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SitNews - Stories In The News - Ketchikan, Alaska
February 21, 2021

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Fish Factor: Alaskans Prepare for Poor to Average Salmon Runs By LAINE WELCH - Alaskans are preparing for another salmon season of poor to average runs to most regions.

The big exception once again is at Bristol Bay where another massive return of more than 51 million sockeyes is expected. Managers predict that surge will produce a harvest of over 36 million reds to fishermen.

Bristol Bay is home to the largest wild sockeye salmon run in the world and typically accounts for 42% of the world’s sockeye harvest. Those fish and all wild salmon compete in a tough worldwide commodities market, where Alaska salmon claims 13% of the global supply.

Farmed salmon production, which outnumbers wild harvests by nearly three to one, is Alaska’s biggest competitor; the other is Russia.

According to global seafood trading company Tradex, Pacific salmon catches from Russia are projected to top one billion pounds in 2021. As a comparison, Alaska’s 2020 catch of nearly 117 million salmon weighed in at just over 500 million pounds.

The Russian catch breaks down to more than 700 million pounds of pinks, nearly 206 million pounds of chum salmon, 70.6 million pounds of sockeyes, over 24 million pounds of coho salmon and 8.8 million pounds of Chinook.

Sockeyes are Alaska’s big money maker, comprising well over one-third of the salmon fishery’s total value each year, and the market outlook continues to be encouraging.

“The global sockeye market continues to strong and it continues to be a popular and a sought after product,” said Tasha Cadence, a Tradex spokesperson.

That is borne out at home, said Rising Tides Communications of Anchorage which handles marketing across all platforms for the fishermen funded/operated Bristol Bay Regional Seafood Development Association.

“Despite a wild ride during a global pandemic, the BBRSDA marketing program had an incredibly successful year,” Rising Tide wrote in its annual report. “On the retail side, in spite of several pandemic-related retail promotion cancellations, we grew from 800 retail promotions in 2019 to 2200 in 2020 - a 175% increase. The average ‘lift’ experienced by our retail partners during our promotions grew from 34% in 2019 to 52% in 2020.”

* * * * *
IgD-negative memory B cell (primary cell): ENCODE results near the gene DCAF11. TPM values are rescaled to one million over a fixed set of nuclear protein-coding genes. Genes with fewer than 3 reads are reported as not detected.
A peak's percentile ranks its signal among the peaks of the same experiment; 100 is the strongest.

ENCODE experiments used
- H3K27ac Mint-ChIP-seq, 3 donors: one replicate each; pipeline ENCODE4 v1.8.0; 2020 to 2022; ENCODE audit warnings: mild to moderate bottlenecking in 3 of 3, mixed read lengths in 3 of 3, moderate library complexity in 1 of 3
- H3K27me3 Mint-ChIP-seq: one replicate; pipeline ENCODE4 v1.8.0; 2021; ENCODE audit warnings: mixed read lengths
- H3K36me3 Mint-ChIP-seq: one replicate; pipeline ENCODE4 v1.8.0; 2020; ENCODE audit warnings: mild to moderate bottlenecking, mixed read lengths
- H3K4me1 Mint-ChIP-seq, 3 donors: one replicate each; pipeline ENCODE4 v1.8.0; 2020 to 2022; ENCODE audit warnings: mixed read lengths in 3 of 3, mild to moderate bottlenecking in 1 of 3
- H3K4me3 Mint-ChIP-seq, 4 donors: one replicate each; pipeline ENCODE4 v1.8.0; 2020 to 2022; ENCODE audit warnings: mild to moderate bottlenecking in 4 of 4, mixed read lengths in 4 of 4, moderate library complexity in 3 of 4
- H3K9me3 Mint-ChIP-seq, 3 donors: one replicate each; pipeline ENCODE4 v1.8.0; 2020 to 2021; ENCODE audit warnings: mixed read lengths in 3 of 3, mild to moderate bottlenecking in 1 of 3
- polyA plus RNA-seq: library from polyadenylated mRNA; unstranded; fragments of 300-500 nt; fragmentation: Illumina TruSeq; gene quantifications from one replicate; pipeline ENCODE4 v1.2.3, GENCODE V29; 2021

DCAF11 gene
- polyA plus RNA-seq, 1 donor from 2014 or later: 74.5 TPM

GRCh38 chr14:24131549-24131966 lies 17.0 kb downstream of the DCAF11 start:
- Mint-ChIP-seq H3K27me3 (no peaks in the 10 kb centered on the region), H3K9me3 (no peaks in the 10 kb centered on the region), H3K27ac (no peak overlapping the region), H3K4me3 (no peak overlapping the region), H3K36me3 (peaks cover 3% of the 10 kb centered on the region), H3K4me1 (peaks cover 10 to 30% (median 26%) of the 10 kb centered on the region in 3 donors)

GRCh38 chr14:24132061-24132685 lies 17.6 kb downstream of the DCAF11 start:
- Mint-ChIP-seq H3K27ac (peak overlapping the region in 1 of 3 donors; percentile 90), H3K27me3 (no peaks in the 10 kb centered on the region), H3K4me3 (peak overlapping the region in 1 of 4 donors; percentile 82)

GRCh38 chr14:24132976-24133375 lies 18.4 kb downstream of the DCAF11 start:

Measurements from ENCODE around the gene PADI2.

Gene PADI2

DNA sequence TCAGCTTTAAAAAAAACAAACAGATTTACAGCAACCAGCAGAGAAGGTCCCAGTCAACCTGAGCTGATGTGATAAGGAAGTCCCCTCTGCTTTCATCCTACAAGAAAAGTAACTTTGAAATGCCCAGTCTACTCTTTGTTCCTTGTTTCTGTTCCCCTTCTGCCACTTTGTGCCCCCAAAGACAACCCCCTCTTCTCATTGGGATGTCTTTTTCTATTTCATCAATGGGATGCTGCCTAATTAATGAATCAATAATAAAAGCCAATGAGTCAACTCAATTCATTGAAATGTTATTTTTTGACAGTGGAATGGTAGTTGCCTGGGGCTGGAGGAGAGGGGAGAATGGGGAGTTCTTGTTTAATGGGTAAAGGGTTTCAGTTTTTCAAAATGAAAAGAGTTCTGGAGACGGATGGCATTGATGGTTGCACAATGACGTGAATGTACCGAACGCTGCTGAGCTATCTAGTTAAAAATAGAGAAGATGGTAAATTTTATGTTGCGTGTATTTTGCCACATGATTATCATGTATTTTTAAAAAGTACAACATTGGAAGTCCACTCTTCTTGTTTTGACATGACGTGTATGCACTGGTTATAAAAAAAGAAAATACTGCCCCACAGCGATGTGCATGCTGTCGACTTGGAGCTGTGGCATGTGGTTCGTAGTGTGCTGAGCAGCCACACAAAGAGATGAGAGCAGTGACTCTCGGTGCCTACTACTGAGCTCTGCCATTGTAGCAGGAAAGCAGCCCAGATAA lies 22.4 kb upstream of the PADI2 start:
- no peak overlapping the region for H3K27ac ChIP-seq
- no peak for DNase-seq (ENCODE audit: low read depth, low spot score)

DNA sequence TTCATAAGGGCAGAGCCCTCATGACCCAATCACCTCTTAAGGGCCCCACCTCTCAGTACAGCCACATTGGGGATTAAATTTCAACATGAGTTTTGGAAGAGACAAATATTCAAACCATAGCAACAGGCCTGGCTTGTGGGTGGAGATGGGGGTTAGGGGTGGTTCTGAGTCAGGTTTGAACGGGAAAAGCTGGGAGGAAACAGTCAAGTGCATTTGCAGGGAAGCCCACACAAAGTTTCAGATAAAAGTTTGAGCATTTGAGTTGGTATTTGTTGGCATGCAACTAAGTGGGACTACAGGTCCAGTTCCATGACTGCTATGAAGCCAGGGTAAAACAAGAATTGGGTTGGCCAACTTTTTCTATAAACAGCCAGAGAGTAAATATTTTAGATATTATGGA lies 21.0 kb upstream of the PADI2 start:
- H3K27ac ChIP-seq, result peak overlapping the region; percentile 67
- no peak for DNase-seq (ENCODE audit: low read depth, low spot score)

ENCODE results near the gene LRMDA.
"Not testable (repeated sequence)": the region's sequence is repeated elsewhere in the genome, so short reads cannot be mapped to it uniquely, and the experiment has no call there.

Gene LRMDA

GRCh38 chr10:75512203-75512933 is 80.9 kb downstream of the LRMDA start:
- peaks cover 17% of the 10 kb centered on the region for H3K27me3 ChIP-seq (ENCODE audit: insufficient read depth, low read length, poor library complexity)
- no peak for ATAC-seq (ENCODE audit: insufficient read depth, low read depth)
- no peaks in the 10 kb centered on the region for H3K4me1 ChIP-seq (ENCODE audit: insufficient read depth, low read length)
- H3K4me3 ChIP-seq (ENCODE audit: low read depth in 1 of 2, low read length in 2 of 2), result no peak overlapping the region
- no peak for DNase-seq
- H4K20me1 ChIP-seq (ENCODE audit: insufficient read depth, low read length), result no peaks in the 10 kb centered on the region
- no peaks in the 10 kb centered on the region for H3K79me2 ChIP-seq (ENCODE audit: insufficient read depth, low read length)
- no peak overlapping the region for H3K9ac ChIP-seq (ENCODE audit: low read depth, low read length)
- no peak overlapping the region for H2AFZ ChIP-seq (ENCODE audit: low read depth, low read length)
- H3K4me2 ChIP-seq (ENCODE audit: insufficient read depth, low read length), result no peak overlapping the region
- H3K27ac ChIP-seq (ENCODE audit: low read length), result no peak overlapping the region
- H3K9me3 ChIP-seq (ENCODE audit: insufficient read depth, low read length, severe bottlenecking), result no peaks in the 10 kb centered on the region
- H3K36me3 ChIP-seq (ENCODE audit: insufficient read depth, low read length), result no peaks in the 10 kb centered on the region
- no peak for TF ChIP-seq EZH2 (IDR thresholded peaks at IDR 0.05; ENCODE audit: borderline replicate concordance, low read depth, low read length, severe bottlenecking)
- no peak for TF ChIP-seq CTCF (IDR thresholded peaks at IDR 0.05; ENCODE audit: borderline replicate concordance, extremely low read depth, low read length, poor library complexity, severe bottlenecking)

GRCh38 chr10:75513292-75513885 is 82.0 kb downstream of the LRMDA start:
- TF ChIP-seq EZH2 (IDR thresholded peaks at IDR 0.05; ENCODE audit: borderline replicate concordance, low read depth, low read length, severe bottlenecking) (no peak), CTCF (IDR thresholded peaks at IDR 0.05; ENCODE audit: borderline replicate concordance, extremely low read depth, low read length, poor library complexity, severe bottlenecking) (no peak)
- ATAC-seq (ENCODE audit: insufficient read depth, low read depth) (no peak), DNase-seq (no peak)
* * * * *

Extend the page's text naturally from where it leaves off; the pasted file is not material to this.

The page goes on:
Tradex’s Cadence recommended that buyers “purchase enough sockeye for your future requirements if you want to continue to have a salmon program” and added that “prices are high but remain steady and we should expect pricing to remain this way until the 2021 salmon fisheries in Alaska and Russia start up.”

In 2020, the U.S. imported nearly four million pounds of salmon from Russia worth over $14 million. More than half was sockeye salmon, valued at nearly $9 million.

And the competition from the “Great Bear” will only get tougher.

Russia is making huge investments to increase and modernize its fishing capacity by building more than 20 new processing plants and 90 new vessels by the year 2030. The plan also includes the launch of a new marketing and supply chain strategy called “the Russian Fish.”

And while that imported fish will compete directly with U.S. catches at retail counters and restaurants, sales have not been reciprocated and Russia has not purchased an American-caught pound since 2014. (The snub stems from a politically motivated embargo over U.S. objections to Russia’s incursions into Ukraine.)